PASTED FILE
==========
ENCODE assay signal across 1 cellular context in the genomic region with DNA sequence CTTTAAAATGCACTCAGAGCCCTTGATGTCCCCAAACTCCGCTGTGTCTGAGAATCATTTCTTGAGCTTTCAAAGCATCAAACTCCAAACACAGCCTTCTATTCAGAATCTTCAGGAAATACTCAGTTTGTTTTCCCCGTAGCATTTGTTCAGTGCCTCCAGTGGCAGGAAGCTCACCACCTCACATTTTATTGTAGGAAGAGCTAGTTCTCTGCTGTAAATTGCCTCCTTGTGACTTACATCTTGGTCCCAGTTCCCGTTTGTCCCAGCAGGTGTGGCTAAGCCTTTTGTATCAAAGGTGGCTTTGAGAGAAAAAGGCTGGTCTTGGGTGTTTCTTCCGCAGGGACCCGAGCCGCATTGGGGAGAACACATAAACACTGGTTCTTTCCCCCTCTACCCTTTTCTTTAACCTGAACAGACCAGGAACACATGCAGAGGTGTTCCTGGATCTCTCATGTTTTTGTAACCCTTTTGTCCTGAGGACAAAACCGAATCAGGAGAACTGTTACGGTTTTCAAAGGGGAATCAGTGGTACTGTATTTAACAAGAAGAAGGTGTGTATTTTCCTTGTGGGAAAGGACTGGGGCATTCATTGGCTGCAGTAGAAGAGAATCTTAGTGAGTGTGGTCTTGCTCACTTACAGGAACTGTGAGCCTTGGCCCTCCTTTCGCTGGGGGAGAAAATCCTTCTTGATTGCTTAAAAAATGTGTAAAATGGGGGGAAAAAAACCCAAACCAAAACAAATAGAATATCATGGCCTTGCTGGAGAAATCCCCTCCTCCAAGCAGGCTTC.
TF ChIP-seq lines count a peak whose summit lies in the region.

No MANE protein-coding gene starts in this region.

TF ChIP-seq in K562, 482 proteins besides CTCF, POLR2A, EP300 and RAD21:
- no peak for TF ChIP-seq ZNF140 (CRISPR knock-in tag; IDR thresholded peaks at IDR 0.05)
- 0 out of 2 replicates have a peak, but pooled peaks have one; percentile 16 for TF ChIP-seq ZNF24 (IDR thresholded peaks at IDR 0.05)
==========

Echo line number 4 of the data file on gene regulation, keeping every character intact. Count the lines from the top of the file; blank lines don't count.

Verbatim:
TF ChIP-seq in K562, 482 proteins besides CTCF, POLR2A, EP300 and RAD21: